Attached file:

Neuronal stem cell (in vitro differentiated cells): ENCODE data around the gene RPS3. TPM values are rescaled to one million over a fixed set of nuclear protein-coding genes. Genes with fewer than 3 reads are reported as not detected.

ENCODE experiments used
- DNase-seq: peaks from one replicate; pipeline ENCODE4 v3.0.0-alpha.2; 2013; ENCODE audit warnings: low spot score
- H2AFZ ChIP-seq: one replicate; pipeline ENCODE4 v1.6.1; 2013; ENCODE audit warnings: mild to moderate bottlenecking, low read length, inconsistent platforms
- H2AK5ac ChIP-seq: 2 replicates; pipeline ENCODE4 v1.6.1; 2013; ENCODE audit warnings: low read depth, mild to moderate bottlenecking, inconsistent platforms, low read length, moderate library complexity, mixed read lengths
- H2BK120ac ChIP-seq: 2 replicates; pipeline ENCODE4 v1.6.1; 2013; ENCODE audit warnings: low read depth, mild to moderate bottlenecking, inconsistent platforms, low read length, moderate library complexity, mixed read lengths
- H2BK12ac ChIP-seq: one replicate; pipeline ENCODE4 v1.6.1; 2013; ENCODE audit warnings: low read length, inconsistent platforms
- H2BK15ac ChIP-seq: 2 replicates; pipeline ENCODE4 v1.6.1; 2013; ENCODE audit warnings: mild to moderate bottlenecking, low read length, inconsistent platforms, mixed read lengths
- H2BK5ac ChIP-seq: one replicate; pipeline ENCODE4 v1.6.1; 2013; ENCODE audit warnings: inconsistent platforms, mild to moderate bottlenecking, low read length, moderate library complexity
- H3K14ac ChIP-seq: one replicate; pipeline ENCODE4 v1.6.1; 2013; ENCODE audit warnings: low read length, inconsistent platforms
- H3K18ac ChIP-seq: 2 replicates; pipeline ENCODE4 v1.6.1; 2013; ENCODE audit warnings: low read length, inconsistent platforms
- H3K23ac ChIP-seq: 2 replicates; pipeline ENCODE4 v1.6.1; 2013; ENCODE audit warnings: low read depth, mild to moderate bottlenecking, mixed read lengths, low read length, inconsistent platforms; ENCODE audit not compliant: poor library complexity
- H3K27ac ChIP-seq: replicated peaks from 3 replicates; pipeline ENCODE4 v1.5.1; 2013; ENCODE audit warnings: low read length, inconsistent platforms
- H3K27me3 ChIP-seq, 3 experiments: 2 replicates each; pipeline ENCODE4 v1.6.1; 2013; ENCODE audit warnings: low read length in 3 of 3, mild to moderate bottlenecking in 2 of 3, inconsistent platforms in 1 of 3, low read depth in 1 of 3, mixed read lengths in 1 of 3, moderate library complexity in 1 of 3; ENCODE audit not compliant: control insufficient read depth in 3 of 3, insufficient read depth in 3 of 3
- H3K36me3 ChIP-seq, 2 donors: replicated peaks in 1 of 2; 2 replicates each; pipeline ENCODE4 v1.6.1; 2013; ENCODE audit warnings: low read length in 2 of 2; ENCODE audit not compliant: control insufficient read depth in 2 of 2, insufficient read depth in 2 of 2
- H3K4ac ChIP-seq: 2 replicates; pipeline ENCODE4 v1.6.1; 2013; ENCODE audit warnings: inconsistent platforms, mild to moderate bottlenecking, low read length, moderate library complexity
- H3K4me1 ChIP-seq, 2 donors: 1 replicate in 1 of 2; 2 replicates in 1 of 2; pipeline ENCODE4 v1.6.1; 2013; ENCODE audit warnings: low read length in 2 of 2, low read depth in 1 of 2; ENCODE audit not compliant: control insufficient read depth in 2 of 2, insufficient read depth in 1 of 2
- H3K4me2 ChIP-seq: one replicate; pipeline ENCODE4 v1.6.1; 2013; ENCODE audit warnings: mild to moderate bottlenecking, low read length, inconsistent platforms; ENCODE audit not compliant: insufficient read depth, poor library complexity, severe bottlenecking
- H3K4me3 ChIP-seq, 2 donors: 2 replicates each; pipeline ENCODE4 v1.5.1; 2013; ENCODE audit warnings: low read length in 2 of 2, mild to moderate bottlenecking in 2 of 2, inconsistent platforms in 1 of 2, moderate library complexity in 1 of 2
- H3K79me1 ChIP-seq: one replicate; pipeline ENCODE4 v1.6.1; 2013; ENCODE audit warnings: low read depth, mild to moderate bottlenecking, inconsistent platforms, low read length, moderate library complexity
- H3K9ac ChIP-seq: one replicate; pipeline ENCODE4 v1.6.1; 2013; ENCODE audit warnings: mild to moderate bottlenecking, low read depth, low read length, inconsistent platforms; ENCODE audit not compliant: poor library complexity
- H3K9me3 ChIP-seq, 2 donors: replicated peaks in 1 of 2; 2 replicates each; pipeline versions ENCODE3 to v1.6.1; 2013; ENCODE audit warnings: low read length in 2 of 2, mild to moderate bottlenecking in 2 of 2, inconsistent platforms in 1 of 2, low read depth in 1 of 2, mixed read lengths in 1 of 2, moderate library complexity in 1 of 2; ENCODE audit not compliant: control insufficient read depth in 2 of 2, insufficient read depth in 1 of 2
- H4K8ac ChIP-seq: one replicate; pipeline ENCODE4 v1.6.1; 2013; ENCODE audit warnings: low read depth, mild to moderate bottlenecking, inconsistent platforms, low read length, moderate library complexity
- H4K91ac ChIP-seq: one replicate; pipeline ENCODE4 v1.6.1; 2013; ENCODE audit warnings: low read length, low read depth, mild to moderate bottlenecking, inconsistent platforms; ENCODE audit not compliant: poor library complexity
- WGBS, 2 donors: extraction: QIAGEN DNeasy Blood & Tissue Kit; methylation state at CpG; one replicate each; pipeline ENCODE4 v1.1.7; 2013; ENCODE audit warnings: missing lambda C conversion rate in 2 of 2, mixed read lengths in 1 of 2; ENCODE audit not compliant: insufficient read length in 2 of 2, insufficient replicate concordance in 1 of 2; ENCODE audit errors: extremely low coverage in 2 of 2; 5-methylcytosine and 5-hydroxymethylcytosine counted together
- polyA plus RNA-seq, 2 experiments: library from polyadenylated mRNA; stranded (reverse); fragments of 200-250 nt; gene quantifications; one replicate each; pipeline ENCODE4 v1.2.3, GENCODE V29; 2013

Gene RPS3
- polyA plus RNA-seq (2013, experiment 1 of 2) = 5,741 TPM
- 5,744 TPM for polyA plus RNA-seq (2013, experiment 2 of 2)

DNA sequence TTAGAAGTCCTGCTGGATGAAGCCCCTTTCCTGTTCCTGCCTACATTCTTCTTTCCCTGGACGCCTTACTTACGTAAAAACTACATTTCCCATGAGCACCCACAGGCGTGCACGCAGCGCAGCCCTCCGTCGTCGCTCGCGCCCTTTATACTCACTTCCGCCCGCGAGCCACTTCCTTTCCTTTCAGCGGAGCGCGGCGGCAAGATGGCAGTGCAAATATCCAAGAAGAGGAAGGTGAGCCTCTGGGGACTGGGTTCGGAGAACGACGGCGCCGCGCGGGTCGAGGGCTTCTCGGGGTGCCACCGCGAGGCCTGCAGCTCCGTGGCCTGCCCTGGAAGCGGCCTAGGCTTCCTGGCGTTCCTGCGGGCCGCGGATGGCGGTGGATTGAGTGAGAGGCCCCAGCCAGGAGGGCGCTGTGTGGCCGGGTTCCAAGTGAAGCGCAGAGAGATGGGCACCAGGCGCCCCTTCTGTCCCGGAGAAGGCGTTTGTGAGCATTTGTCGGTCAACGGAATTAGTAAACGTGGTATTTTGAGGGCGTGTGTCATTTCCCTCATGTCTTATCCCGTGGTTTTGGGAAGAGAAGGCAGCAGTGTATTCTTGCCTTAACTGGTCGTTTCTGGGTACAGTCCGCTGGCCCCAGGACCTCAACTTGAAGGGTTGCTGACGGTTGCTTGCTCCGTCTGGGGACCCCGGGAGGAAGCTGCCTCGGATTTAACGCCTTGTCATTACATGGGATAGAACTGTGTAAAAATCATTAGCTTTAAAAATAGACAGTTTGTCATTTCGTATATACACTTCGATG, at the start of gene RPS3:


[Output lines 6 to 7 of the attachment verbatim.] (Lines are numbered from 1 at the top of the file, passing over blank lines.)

- H2BK120ac ChIP-seq: 2 replicates; pipeline ENCODE4 v1.6.1; 2013; ENCODE audit warnings: low read depth, mild to moderate bottlenecking, inconsistent platforms, low read length, moderate library complexity, mixed read lengths
- H2BK12ac ChIP-seq: one replicate; pipeline ENCODE4 v1.6.1; 2013; ENCODE audit warnings: low read length, inconsistent platforms